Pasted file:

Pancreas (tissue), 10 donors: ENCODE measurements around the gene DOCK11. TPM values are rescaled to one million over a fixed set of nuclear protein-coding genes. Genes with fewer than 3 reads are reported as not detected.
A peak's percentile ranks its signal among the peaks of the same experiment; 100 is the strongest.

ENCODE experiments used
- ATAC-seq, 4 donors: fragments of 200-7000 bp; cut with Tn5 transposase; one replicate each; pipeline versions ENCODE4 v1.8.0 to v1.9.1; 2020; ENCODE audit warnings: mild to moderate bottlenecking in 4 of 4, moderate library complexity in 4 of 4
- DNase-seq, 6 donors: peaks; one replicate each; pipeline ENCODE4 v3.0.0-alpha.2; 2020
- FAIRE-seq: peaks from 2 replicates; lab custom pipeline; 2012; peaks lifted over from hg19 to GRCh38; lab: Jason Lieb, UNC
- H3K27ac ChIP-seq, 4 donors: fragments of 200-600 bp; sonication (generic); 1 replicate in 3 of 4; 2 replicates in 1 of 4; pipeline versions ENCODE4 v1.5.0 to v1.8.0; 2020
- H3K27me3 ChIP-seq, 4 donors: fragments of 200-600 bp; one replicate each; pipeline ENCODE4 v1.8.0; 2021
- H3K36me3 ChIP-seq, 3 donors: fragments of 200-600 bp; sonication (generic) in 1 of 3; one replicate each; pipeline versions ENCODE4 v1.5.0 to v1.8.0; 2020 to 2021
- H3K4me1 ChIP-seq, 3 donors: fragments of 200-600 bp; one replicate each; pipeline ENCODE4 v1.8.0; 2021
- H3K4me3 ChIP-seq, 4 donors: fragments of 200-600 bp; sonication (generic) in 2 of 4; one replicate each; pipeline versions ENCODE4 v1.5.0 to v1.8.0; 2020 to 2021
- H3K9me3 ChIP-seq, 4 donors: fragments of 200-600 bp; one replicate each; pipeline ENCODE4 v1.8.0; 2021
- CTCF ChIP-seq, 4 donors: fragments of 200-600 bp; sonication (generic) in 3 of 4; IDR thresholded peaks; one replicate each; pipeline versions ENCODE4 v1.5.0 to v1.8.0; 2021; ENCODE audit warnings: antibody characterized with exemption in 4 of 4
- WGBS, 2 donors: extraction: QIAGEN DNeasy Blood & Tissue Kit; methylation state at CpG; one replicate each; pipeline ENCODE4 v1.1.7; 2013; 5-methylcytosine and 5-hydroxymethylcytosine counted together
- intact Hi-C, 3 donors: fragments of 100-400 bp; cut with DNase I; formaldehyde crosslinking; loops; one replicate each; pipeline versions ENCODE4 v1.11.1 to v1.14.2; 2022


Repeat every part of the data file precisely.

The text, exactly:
Pancreas (tissue), 10 donors: ENCODE measurements around the gene DOCK11. TPM values are rescaled to one million over a fixed set of nuclear protein-coding genes. Genes with fewer than 3 reads are reported as not detected.
A peak's percentile ranks its signal among the peaks of the same experiment; 100 is the strongest.

ENCODE experiments used
- ATAC-seq, 4 donors: fragments of 200-7000 bp; cut with Tn5 transposase; one replicate each; pipeline versions ENCODE4 v1.8.0 to v1.9.1; 2020; ENCODE audit warnings: mild to moderate bottlenecking in 4 of 4, moderate library complexity in 4 of 4
- DNase-seq, 6 donors: peaks; one replicate each; pipeline ENCODE4 v3.0.0-alpha.2; 2020
- FAIRE-seq: peaks from 2 replicates; lab custom pipeline; 2012; peaks lifted over from hg19 to GRCh38; lab: Jason Lieb, UNC
- H3K27ac ChIP-seq, 4 donors: fragments of 200-600 bp; sonication (generic); 1 replicate in 3 of 4; 2 replicates in 1 of 4; pipeline versions ENCODE4 v1.5.0 to v1.8.0; 2020
- H3K27me3 ChIP-seq, 4 donors: fragments of 200-600 bp; one replicate each; pipeline ENCODE4 v1.8.0; 2021
- H3K36me3 ChIP-seq, 3 donors: fragments of 200-600 bp; sonication (generic) in 1 of 3; one replicate each; pipeline versions ENCODE4 v1.5.0 to v1.8.0; 2020 to 2021
- H3K4me1 ChIP-seq, 3 donors: fragments of 200-600 bp; one replicate each; pipeline ENCODE4 v1.8.0; 2021
- H3K4me3 ChIP-seq, 4 donors: fragments of 200-600 bp; sonication (generic) in 2 of 4; one replicate each; pipeline versions ENCODE4 v1.5.0 to v1.8.0; 2020 to 2021
- H3K9me3 ChIP-seq, 4 donors: fragments of 200-600 bp; one replicate each; pipeline ENCODE4 v1.8.0; 2021
- CTCF ChIP-seq, 4 donors: fragments of 200-600 bp; sonication (generic) in 3 of 4; IDR thresholded peaks; one replicate each; pipeline versions ENCODE4 v1.5.0 to v1.8.0; 2021; ENCODE audit warnings: antibody characterized with exemption in 4 of 4
- WGBS, 2 donors: extraction: QIAGEN DNeasy Blood & Tissue Kit; methylation state at CpG; one replicate each; pipeline ENCODE4 v1.1.7; 2013; 5-methylcytosine and 5-hydroxymethylcytosine counted together
- intact Hi-C, 3 donors: fragments of 100-400 bp; cut with DNase I; formaldehyde crosslinking; loops; one replicate each; pipeline versions ENCODE4 v1.11.1 to v1.14.2; 2022